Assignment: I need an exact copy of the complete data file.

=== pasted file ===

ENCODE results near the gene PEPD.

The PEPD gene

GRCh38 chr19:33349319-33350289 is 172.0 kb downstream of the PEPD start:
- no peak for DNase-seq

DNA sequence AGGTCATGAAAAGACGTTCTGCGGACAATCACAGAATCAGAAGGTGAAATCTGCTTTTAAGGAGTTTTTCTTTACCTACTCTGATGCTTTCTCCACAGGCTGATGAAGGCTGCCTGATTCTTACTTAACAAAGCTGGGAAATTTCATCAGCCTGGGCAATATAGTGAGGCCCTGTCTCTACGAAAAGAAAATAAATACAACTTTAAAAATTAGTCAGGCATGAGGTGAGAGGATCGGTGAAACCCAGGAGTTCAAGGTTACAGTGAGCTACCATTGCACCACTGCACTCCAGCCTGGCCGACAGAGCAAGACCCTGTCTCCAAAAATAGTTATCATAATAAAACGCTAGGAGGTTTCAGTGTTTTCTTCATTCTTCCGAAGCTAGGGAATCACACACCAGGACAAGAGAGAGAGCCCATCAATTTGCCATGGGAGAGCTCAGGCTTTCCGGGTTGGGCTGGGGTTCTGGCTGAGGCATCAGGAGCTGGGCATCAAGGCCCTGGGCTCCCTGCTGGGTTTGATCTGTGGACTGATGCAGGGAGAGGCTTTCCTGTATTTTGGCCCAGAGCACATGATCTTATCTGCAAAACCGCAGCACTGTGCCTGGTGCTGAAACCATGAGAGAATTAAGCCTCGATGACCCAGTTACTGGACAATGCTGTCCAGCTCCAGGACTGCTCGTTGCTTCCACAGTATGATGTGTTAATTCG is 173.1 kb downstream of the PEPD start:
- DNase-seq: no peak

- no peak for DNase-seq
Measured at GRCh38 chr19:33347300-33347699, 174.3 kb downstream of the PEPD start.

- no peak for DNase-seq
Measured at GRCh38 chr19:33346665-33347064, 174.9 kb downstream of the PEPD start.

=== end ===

ENCODE results near the gene PEPD.

The PEPD gene

GRCh38 chr19:33349319-33350289 is 172.0 kb downstream of the PEPD start:
- no peak for DNase-seq

DNA sequence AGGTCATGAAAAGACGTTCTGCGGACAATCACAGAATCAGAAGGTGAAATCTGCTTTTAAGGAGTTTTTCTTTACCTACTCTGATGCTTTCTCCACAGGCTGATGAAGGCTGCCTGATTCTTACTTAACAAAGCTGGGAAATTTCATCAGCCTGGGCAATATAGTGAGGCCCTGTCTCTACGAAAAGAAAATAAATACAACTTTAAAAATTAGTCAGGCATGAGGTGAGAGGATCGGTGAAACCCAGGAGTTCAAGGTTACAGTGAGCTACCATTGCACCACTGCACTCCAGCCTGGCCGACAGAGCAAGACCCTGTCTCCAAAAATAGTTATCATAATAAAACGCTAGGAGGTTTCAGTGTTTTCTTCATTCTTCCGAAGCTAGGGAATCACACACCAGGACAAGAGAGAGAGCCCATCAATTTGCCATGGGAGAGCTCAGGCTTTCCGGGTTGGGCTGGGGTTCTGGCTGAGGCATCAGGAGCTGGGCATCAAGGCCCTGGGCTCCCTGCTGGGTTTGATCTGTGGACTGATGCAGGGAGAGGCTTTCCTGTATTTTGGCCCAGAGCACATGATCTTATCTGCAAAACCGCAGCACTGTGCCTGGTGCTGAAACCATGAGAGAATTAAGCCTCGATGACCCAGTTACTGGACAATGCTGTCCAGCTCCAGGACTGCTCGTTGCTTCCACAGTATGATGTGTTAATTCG is 173.1 kb downstream of the PEPD start:
- DNase-seq: no peak

- no peak for DNase-seq
Measured at GRCh38 chr19:33347300-33347699, 174.3 kb downstream of the PEPD start.

- no peak for DNase-seq
Measured at GRCh38 chr19:33346665-33347064, 174.9 kb downstream of the PEPD start.